By Ken Hooper
Imagine a time when gardening took on an edge of patriotism and survival. During World War II, the "Greatest Generation" was not just on the war fronts, it was also here on the homefront.
As the fog lifted from the San Joaquin Valley and the winter of 1942 came to an end, gardening advice columns began suggesting lists of vegetables to be grown in a simple 20-by-30-feet garden plot for a "victory garden." Gardeners were asked to forgo any thought of planting flowers and consider planting Swiss chard, lettuce, tomatoes, stringless green beans, carrots, beets and peppers.
The Kern County Historical Society is a countywide, nonprofit organization founded in 1931, as an outgrowth of the Society of Kern Pioneers. Today's membership is open to all people who are interested in history, and Kern County history in particular. Our current membership includes people from many diverse occupations, as well as retired people, longtime residents and more recent residents. The society is devoted to preserving, publishing and distributing information related to the history of Kern County.
Society meetings are held monthly between September and May, with the exception of December. Programs feature speakers on subjects pertaining to county history, historical sites and Kern lore. Field trips are led by experts well-acquainted with the sites. Programs and field trips are open to members and guests. Upcoming programs include:
* Saturday, March 16: Behind the scenes tour of the Beale Memorial Library, by Christopher Livingston
* Saturday, April 20: Kern County Fair Association Race Track, by Lori Wear
* Saturday, May 18: Bakersfield College "Move to the Hill," by Jerry Ludeke
For more information on membership and programs, visit kchistoricalsociety.org
The North of the River Woman's Club notified members in February of 1942, to meet at the home of Mrs. Ray Innes to find out "what to plant this month and how to plant it." In May of 1942, the agriculture department's open house at Kern County Union High School (now Bakersfield High School) emphasized how to grow "foods for freedom" in their victory garden demonstrations.
"Bug-a-Boo" gardening spray was perfect for victory gardens, as advertisements began reflecting the national emergency. Vegetable seeds evolved into "victory garden" seeds.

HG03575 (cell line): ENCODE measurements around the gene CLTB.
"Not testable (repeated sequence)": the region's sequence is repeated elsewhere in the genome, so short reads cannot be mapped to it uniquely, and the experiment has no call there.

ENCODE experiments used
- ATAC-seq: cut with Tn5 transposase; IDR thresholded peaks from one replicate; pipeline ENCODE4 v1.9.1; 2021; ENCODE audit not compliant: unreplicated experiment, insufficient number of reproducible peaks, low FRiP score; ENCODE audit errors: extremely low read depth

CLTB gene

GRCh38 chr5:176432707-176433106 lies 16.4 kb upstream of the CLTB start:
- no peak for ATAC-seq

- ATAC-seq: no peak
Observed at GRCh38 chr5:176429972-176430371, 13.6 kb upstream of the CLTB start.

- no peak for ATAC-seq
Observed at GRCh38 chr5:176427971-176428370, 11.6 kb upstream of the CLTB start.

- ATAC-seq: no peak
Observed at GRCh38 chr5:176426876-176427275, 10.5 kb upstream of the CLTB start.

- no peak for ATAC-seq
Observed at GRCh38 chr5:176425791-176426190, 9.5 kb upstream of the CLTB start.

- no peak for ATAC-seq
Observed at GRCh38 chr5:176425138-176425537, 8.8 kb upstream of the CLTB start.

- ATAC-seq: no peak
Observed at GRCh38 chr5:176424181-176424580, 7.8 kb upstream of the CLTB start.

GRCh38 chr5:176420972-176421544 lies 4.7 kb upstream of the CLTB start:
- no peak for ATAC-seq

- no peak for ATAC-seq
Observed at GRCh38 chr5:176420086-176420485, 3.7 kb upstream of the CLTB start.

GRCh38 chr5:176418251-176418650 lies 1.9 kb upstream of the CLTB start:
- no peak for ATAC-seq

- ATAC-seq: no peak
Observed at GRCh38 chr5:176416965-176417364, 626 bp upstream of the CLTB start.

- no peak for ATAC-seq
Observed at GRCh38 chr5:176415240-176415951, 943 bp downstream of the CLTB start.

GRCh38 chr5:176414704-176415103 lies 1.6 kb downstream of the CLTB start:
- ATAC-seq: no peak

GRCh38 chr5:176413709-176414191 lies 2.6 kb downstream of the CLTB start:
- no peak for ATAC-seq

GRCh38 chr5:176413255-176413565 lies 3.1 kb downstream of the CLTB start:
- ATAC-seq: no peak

The motivation to grow a victory garden was not limited to patriotism. In the spring of 1942, it was announced that fruits and vegetables would not fall under the newly enacted Price Control Act to keep down wartime inflation. Now planting a victory garden became a means to protect the family budget.
By the spring of 1943, the days of mild encouragement to grow a victory garden was over. Under the guidance of Howard K. Dickinson, the director of the "food-for-victory" program in Kern County, the young men and women of the Future Farmers of America, 4-H Clubs, YWCA Girls Reserves, Camp Fire Girls and the Boy Scouts were used in a door-to-door outreach campaign in every community of Kern County. Nothing was left to chance as amateur gardeners were organized by block leaders answering to the Kern County Defense Council and the Bakersfield War Council. People were also encouraged to begin raising chickens and rabbits to offset the increasingly tight rationing of meat.
The message was clear: helping on the homefront will win the war.
At the dawn of 1945, Americans could see great gains against the Axis countries. The installation of German prisoner-of-war camps in Lamont, Arvin and Shafter were reminders that great military victories were being won, and the end of the war was growing ever closer. After four years of war, the victory gardeners of Kern County had become very experienced. No more "ration book blues," when certain fruits and vegetables were unavailable in local stores. The gardening season of 1945 was going to be the most productive of all the war years.
It had to be. Not only did 1945 dawn with the Allied victories, it dawned with announcements of food shortages due to the lack of labor for the fields, decline in canned foods for civilians, and a sharp cut in allotments for sugar used in home canning.
In the spring of 1945, California encouraged all victory gardeners to increase the size of their plots by at least 10 percent. Kern County responded with determined grit. The Kern County "food-for-victory" campaign published a free guide specific to the gardens of Kern County, offering assistance in irrigation, controlling insect infestations, and instruction on food preservation. Ten vacant lots -- comprising three acres -- were cleared by children in Tehachapi as "500 tomato plants, 300 bell pepper plants and 200 hundred eggplants" were put in the ground.
By the end of World War II, the victory garden program was deemed a smashing success. Besides providing food for the table, it was also seen as a cure for everything from boredom to juvenile delinquency.
A real estate advertisement for a home in the Alta Vista neighborhood stated it had a "nice victory garden," reflecting the attitude that victory gardens were an asset when selling a home, and had become part of the culture of Kern County.
-- Ken Hooper is a history and archiving teacher at Bakersfield High School. He is the past-president of the Kern County Historical Society and the current historian for the Kern Veteran's Memorial Foundation.